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Omaha, Nebraska, United States
I am more and more convinced that most congregations die from a staggering lack of imagination. Let's change that. Let's imagine a creative future with God and each other together. Drop me a line on email or leave a comment if you have thoughts on God, Jesus, congregations, the church or whatever.... I look forward to our conversations.

Wednesday, July 2, 2008

Truth and the Prairie

Perhaps no word or idea captivates me as much as "truth." In my day-to-day life up here on the prairie we all sort of take truth for granted. Since we're not philosophers of the city (remember our whole state has less people than many cities in this country...I used to say when I first arrived up here that "North Dakota is the smallest city I've ever lived in.") we are philosphers of the land, and our ideas about truth tend to emanate from there...
So, we're far removed from thinkers who live in Paris, Princeton, or travel regularly to New York City or London for dinner and a show...Our ideas of truth tend to be mundane as in ("If we don't get some rain, the barley will be in tough shape," says one famer. "That's true," says the other.)
Truth often resides in that which we cannot avoid, that which we cannot control, that which we can do little about except suffer its consequences or celebrate its fecundity. Now, that defintion of truth flies in the face of our current considerations of "truth," expecially from the culturally critical folks on the right and the left who either a)posit truth in some ideal form; or b) wed truth to cultural and linguistic assumptions. There's nothing "ideal" about a drought or a prairie fire, nor do we find them important because we name them such--rather they "are," in the simplest sense possible. (We're all probably still closet Kantians, as the 19th century hasn't really made it up here yet! Although there are a few Romantics running around.)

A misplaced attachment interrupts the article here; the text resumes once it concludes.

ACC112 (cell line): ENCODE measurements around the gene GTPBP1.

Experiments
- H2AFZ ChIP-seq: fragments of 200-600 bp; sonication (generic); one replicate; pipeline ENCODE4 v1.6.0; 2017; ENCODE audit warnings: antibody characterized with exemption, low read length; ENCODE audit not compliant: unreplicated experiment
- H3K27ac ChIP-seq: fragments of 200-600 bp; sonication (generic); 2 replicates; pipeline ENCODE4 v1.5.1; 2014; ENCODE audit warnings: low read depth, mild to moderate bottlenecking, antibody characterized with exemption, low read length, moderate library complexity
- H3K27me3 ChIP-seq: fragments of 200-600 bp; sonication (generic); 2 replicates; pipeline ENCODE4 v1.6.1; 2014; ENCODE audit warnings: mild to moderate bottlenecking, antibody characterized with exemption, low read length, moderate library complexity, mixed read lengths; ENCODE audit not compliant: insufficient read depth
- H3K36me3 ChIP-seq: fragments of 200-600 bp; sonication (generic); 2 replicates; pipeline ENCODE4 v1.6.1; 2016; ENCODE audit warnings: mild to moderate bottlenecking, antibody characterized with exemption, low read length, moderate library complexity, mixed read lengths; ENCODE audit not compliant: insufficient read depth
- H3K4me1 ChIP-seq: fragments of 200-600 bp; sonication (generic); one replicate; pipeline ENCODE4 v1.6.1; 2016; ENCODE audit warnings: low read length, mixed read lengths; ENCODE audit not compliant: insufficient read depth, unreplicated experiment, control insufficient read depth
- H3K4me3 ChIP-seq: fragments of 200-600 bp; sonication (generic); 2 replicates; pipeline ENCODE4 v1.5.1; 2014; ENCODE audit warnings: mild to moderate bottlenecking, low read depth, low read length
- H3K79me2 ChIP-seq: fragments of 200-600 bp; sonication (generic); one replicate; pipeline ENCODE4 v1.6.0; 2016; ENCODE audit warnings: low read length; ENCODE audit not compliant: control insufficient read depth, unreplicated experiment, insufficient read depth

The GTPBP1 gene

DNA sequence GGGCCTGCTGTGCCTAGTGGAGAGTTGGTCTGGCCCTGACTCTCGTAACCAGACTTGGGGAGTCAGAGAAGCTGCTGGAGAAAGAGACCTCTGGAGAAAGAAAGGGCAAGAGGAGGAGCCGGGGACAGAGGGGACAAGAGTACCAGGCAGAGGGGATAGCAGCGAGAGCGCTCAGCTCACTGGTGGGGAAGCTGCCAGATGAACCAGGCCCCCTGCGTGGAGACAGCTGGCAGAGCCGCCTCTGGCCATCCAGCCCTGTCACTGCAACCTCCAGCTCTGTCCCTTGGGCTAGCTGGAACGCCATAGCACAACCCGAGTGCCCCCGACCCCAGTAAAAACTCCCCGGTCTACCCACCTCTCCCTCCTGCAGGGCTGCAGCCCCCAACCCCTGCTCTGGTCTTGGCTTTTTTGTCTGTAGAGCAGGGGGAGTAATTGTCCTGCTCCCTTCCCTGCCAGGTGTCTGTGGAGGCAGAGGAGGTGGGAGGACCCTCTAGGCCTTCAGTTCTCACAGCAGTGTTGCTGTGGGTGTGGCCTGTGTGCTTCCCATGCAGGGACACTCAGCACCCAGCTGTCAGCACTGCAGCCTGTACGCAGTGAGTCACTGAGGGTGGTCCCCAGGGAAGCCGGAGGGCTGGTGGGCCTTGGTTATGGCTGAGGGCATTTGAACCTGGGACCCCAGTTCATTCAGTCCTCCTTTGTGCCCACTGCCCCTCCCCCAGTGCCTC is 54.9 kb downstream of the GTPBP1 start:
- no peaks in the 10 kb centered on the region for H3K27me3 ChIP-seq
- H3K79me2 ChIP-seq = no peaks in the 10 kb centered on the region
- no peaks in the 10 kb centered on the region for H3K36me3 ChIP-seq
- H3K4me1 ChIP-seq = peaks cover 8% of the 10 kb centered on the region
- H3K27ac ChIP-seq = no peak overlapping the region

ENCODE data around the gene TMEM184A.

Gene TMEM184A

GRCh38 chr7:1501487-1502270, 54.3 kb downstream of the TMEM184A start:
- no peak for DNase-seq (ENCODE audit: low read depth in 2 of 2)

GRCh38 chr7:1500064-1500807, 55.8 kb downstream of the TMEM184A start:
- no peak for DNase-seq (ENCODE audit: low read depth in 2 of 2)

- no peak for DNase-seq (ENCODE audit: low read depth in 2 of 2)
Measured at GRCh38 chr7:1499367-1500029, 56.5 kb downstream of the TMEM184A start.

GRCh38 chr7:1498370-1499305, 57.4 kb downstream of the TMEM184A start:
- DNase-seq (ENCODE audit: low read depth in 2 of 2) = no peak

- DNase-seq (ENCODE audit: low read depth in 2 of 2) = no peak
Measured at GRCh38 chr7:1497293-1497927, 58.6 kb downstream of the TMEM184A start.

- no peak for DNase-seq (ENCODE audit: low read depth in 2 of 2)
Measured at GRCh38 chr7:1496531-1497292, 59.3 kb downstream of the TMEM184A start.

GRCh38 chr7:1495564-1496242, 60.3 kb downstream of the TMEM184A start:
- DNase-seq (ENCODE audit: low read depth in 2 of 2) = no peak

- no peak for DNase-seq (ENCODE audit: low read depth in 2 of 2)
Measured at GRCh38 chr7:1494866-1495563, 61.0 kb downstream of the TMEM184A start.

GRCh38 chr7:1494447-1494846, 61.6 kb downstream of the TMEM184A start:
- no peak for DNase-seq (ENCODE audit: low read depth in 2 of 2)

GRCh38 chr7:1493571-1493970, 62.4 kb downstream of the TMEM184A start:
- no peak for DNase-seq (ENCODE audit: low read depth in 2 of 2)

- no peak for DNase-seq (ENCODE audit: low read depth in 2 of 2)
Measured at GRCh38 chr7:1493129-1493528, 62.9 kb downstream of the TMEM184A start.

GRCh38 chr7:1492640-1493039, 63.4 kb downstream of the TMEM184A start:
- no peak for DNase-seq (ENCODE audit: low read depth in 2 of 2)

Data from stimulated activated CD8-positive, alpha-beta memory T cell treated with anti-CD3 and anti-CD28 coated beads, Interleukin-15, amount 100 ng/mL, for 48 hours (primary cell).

So ministry up here sort of does an end-run around the questions of truth (What Cornel West called the "American Evasion of Philosophy"--and as he notes we are good at that) Whatever emerges from prairie table's ministry will no doubt be in the same boat. We will put relationships ahead of power, money, and prestige (we'll even put them ahead of truth); we'll be plodding, slow to change, and prickly conservative (although we're so slow to change that our conservatism can be seen as liberal sometimes--for example, most of us up here still belive in individual human rights, but not over and above the needs of the community--find that lived out somewhere near an ocean coastline!)
Prairie Table makes no bones about what it is and isn't. We're not a full-service church that offers education for children, entertainment for youth, or religious diversion for adults. Rather, we're just people who want to get together and talk about our lives, and what God, Jesus, and the Holy Spirit may or may not be doing in them, and how we can love our neighbors. That might not seem like a lot when there are so many troubles and people in trouble in the world, but right now it's the only truth we have.

1 comment:

Anonymous said...

So is it the self-absorbed reality of meeting your own relationship needs that outweighs the call to be disciples in and of the world? What good is religion if it only serves your own purpose and not Gods? Is relationship and pleasing each other more important than being truthful? I find that statement odd.